Degree of a continuous mapping

In topology, the degree of a continuous mapping between two compact oriented manifolds of the same dimension is a number that represents the number of times that the domain manifold wraps around the range manifold under the mapping. The degree is always an integer, but may be positive or negative depending on the orientations.

A degree two map of a sphere onto itself.

The degree of a map was first defined by Brouwer,[1] who showed that the degree is homotopy invariant (invariant among homotopies), and used it to prove the Brouwer fixed point theorem. In modern mathematics, the degree of a map plays an important role in topology and geometry. In physics, the degree of a continuous map (for instance a map from space to some order parameter set) is one example of a topological quantum number.

Definitions of the degreeEdit

From Sn to SnEdit

The simplest and most important case is the degree of a continuous map from the  -sphere   to itself (in the case  , this is called the winding number):

Let   be a continuous map. Then   induces a homomorphism  , where   is the  th homology group. Considering the fact that  , we see that   must be of the form   for some fixed  . This   is then called the degree of  .

Between manifoldsEdit

Algebraic topologyEdit

Let X and Y be closed connected oriented m-dimensional manifolds. Orientability of a manifold implies that its top homology group is isomorphic to Z. Choosing an orientation means choosing a generator of the top homology group.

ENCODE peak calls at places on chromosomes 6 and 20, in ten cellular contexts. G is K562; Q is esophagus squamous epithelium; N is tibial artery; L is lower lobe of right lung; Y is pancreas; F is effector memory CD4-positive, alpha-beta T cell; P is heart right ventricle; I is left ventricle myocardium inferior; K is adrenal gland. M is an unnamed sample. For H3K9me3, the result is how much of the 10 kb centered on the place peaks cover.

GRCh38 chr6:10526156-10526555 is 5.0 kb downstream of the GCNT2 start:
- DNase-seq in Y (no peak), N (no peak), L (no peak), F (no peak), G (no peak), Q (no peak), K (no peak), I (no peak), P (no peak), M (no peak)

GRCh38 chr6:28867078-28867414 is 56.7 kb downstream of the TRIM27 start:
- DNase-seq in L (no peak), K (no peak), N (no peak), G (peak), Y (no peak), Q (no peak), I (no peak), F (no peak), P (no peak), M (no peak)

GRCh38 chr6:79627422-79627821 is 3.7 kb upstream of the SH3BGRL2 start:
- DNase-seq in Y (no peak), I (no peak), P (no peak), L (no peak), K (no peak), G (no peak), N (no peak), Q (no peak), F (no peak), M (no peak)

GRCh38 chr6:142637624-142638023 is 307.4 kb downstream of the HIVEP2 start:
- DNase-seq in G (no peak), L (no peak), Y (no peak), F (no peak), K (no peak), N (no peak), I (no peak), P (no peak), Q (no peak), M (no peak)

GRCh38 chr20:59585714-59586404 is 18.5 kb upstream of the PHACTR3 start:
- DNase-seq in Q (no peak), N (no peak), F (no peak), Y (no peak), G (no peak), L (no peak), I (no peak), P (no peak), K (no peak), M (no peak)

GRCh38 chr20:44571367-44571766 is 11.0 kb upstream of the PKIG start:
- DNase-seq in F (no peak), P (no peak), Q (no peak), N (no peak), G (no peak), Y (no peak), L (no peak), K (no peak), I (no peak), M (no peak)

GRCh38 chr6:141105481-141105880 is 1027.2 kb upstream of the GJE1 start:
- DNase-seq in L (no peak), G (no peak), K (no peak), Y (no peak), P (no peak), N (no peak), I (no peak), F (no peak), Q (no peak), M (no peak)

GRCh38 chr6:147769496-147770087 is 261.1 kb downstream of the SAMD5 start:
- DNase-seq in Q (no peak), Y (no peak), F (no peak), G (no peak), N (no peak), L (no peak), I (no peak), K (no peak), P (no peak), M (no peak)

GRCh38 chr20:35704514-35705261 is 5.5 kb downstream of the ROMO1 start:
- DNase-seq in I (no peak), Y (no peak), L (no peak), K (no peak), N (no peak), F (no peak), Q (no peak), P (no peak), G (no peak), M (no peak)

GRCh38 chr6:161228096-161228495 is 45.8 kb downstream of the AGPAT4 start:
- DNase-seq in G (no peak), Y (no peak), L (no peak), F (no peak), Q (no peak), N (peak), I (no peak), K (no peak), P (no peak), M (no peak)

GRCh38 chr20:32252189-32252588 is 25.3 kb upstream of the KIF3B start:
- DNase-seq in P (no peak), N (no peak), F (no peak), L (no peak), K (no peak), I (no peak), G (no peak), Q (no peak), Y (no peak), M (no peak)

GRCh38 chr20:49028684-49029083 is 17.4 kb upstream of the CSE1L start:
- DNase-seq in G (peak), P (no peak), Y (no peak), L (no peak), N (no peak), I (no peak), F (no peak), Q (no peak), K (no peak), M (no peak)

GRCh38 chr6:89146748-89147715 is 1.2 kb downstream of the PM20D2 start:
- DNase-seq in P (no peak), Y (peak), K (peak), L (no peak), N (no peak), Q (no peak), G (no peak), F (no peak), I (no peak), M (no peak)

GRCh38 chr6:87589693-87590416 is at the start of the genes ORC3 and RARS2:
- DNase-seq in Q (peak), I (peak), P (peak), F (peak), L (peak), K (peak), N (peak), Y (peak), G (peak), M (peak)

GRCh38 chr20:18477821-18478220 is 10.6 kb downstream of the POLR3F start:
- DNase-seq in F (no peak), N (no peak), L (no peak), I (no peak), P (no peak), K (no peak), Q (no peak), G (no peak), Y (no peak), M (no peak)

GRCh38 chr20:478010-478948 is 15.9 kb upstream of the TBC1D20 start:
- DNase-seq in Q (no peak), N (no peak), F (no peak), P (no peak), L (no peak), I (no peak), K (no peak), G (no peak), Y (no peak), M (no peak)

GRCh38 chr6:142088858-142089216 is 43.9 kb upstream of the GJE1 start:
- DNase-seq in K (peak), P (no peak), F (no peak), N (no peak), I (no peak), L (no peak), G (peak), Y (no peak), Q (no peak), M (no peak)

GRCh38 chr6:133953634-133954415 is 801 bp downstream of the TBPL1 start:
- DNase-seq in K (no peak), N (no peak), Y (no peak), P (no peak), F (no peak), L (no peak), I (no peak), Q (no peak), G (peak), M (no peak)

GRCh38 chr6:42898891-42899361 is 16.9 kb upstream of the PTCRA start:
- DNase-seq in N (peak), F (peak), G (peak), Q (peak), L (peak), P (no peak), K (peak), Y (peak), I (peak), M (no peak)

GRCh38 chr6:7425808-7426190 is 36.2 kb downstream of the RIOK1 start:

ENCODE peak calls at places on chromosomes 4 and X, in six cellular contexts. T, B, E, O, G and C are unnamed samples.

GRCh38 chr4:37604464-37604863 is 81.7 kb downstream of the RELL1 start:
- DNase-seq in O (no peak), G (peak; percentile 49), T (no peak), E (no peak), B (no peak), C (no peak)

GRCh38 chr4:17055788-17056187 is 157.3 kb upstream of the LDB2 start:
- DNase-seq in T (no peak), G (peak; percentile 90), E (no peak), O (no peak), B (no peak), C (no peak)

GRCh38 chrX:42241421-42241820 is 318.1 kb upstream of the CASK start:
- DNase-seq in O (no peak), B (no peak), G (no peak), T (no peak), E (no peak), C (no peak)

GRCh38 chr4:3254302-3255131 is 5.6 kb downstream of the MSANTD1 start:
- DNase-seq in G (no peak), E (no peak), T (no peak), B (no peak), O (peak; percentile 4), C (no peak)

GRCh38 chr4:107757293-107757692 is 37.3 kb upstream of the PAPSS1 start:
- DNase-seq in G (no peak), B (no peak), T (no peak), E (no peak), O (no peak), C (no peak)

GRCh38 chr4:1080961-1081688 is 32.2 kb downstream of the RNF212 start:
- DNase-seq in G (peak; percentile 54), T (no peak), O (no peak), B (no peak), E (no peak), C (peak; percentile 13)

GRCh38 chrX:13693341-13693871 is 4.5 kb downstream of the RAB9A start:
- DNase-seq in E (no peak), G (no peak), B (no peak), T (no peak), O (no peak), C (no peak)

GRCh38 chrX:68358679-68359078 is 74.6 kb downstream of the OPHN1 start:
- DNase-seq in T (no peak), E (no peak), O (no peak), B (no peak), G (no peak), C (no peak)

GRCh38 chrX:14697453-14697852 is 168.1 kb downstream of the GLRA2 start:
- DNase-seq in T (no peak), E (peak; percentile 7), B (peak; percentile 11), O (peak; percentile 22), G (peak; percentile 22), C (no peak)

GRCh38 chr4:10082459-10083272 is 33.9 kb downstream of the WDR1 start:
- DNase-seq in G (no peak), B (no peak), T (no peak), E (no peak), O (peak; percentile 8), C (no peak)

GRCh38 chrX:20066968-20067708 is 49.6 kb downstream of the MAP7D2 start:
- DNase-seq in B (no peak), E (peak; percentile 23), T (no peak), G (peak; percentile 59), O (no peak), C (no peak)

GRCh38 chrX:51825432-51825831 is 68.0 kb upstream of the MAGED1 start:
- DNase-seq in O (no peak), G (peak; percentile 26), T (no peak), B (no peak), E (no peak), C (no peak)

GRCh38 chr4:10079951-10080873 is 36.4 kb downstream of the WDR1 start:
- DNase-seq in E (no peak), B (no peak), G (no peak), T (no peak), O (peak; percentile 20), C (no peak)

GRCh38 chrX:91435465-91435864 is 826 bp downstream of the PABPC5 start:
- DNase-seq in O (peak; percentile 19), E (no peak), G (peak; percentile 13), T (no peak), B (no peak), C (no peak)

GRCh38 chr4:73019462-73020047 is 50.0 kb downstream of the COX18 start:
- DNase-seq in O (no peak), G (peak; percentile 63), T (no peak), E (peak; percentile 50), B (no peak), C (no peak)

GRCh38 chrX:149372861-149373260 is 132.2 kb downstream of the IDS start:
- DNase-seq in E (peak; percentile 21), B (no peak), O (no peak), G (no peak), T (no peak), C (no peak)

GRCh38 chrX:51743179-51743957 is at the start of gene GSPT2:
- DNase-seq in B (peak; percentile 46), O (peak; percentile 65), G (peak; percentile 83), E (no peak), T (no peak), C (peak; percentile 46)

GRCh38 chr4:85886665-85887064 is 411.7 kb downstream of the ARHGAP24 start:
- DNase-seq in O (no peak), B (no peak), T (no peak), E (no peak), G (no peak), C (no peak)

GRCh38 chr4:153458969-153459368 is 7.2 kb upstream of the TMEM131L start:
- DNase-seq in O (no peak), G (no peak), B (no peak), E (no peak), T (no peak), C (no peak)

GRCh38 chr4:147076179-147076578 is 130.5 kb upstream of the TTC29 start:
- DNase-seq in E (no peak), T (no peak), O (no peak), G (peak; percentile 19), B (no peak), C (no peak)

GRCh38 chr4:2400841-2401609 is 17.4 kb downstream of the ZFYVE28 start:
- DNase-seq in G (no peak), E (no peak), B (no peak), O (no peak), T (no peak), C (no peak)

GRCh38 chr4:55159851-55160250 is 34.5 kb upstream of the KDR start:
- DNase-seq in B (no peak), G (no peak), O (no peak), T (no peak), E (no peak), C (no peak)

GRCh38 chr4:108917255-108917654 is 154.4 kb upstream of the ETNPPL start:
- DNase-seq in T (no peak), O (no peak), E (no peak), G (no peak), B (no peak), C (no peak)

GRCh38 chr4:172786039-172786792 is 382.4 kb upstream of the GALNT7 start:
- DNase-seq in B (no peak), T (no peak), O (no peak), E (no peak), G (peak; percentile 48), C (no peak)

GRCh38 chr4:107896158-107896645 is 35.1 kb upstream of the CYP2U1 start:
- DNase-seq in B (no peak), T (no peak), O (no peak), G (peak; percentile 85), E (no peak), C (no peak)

A continuous map f : XY induces a homomorphism f* from Hm(X) to Hm(Y). Let [X], resp. [Y] be the chosen generator of Hm(X), resp. Hm(Y) (or the fundamental class of X, Y). Then the degree of f is defined to be f*([X]). In other words,

 

If y in Y and f −1(y) is a finite set, the degree of f can be computed by considering the m-th local homology groups of X at each point in f −1(y).

Differential topologyEdit

In the language of differential topology, the degree of a smooth map can be defined as follows: If f is a smooth map whose domain is a compact manifold and p is a regular value of f, consider the finite set

 

By p being a regular value, in a neighborhood of each xi the map f is a local diffeomorphism (it is a covering map). Diffeomorphisms can be either orientation preserving or orientation reversing. Let r be the number of points xi at which f is orientation preserving and s be the number at which f is orientation reversing. When the codomain of f is connected, the number r − s is independent of the choice of p (though n is not!) and one defines the degree of f to be r − s. This definition coincides with the algebraic topological definition above.

The same definition works for compact manifolds with boundary but then f should send the boundary of X to the boundary of Y.

One can also define degree modulo 2 (deg2(f)) the same way as before but taking the fundamental class in Z2 homology. In this case deg2(f) is an element of Z2 (the field with two elements), the manifolds need not be orientable and if n is the number of preimages of p as before then deg2(f) is n modulo 2.